The helicopter stability section has 3 numbers to define that are very important.
low_realism_stability_scale = 1.0, 1.0, 1.0 //Pitch , Bank, Yaw Scalars on Stability in Low Realism Settings
Before getting into specifics, let's generally lay out what these numbers do. Think of them as GLOBAL stability modifiers that affect the helicopter flight model along the 3 primary axes. As far as how flight simulator applies them to the flight model...think of them as being phrased like this:
Given a flight simulator where the general realism slider has been set to the lowest setting (Aircraft->Realism menu), how much additional stability should be imparted with respect to each axis of the aircraft.
By default these numbers are VERY HIGH, which leads to a sensation in flight simulator that can be described as "flying on rails". Control inputs will feel very rigid, and moments of inertia will lose their fluidity. These parameters where probably geared at attempting to make the helicopter flight model more accessible to new users. While in reality, because of the negative effect it can have on control responsiveness, it can actually make it harder for a new user to learn to fly the helicopter successfully.
For FS9 The default values of 1.0 used for the default Bell 206 are rigid, but workable, for most new users (most users do not know these exist). Numbers in the area of .65 for each axis would supply a slightly more realistic and fluid control response.
For FSX It would appear that the global baseline for these numbers has somehow been altered in FSX. Such that 1.0 is much more rigid (ie. more stable) in FSX than it was in FS9. This was easily noticed by most helicopter developers upon the release of FSX. I have found that a number around .60 in FSX reflects what used to be observed in FS9 using a number around 1.0 - so as a matter of course, nearly all of my FSX helicopters receive this adjustment before any other flight dynamics adjustments begin.
In addition to generally setting these numbers values that you generally enjoy, these can also be manipulated to create ever more responsive and challenging-to-fly aircraft. Depending on how the stability and inertia of a flight simulator aircraft turns out after tweaking and tuning other flight dynamics characteristics, sometimes these numbers can end up far lower. For example, it is not unusual for aircraft that I modify for FSX to end up with stability numbers in the .30-.45 range. Sometimes the yaw axis will receive a slightly higher value to help counteract the fish-tailing that the helicopter flight model is prone to at high speeds. However, adjusting the stability number alone is not an effective way to solve the problem of fish tailing.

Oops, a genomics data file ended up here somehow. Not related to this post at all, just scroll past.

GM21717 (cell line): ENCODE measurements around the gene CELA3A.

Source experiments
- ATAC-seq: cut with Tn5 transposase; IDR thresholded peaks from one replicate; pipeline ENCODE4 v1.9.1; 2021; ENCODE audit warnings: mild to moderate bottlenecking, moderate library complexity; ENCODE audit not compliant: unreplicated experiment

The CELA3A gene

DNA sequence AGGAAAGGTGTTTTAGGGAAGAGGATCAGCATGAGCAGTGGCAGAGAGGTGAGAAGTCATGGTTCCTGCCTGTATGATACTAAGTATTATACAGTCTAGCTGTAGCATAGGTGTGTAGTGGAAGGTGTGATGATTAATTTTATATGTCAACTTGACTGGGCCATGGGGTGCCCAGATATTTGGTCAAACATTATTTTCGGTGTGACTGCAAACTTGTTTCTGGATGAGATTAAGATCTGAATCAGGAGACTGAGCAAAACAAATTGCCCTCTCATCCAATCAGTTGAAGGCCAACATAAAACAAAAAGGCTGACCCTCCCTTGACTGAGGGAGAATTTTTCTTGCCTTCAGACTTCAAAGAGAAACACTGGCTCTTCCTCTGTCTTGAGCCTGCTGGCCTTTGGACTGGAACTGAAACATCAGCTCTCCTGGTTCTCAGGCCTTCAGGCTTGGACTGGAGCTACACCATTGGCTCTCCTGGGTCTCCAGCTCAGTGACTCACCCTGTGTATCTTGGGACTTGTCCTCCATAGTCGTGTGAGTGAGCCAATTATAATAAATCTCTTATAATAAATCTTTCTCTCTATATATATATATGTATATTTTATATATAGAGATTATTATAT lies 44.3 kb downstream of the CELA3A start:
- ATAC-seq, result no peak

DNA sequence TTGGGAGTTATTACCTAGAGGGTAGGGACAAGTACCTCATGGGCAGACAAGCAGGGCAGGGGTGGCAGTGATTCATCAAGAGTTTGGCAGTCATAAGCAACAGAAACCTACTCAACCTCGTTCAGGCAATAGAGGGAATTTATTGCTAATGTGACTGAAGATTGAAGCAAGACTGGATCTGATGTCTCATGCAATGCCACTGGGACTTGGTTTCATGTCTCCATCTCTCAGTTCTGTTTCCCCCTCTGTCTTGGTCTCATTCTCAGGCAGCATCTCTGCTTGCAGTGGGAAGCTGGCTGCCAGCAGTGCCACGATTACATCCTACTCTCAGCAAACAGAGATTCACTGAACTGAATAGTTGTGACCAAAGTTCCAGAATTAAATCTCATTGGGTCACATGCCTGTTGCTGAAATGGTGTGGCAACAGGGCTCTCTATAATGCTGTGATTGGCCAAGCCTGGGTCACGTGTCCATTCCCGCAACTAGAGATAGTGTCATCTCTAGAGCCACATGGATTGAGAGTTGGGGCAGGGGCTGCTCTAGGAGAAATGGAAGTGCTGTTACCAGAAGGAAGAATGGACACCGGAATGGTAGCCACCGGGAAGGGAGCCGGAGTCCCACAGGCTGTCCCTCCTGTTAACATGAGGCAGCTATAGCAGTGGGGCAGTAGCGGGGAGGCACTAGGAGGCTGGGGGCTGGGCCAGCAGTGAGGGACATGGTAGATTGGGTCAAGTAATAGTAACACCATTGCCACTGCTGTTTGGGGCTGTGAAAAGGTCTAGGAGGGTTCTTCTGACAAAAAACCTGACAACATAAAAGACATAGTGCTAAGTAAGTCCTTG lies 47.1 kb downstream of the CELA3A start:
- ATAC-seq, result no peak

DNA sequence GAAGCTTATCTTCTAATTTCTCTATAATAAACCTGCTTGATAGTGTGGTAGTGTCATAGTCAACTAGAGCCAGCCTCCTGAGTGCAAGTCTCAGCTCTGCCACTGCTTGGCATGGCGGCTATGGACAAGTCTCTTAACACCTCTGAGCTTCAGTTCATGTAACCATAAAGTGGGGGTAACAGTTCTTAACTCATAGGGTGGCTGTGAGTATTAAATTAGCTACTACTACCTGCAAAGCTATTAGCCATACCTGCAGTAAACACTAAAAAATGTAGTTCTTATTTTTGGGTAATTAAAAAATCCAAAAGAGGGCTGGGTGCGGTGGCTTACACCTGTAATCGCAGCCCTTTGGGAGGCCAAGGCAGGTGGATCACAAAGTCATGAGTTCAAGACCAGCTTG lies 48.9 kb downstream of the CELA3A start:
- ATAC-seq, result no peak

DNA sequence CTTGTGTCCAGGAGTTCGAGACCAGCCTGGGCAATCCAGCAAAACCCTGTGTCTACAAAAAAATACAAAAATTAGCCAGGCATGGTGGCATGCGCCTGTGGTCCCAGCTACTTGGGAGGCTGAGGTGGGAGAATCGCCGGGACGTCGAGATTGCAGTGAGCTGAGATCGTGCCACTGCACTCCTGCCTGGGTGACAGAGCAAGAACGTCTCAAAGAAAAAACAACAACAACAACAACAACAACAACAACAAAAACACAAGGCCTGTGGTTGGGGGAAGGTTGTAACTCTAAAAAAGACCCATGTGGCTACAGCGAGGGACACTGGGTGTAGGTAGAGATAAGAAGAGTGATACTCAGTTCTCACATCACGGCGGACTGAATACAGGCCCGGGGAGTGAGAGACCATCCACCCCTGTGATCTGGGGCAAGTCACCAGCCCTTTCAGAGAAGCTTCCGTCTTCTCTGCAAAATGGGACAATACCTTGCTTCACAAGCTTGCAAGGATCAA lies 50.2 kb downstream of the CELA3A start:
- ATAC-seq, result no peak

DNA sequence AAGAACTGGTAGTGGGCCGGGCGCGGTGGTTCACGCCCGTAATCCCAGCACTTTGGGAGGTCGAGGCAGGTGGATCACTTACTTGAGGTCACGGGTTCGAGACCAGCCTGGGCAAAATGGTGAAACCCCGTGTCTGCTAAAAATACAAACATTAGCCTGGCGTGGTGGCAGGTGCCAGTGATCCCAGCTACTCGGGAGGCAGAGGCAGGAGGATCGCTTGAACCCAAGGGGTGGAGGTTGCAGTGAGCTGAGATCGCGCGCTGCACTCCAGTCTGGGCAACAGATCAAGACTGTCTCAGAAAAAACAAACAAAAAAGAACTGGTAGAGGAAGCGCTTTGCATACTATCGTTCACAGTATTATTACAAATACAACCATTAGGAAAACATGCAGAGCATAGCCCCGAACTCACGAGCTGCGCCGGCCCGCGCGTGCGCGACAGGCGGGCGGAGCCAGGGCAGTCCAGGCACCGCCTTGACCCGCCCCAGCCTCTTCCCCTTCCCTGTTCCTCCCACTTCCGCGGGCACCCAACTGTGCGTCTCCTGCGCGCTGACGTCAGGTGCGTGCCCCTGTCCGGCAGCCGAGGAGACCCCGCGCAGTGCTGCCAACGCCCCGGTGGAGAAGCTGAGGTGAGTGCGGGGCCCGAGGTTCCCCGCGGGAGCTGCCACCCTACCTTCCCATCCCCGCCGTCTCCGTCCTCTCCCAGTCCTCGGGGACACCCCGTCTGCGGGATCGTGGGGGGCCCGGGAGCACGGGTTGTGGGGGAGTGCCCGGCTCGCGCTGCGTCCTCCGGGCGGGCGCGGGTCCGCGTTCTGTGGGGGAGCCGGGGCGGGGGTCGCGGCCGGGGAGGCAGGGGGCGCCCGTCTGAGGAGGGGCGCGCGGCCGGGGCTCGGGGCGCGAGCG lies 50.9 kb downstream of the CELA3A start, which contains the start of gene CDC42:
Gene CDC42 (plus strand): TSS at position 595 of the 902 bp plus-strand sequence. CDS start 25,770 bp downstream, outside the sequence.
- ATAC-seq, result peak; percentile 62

The Flight Simulator SDK may sometimes note this as being the only useful item for Bell 206 based helicopters in the aircraft.cfg file. Considering that weight and balance, station loads, moments of inertia, fuel storage and location, and a variety of other electrical and systems configuration in this file can be used on the helicopter, I'm not sure why they say this.
The R22 and EH101 helicopters have additional helicopter sections in the aircraft.cfg - as they do indeed get the majority of their flight dynamics information from this file. Good in that this file is easier to work with than the .air file, but bad in that there are only a few variables that can be adjusted and the behaviors are rather "fixed". I add this note to warn you that it is not uncommon to find a bell-206 based helicopter that has an aircraft.cfg file that includes the helicopter entries from either the R22 or EH101 aircraft.cfg file added to it by another developer. Despite their wishful thinking...these entries will be ignored by the Bell 206 flight model. They are for the R22 and EH101 flight models only.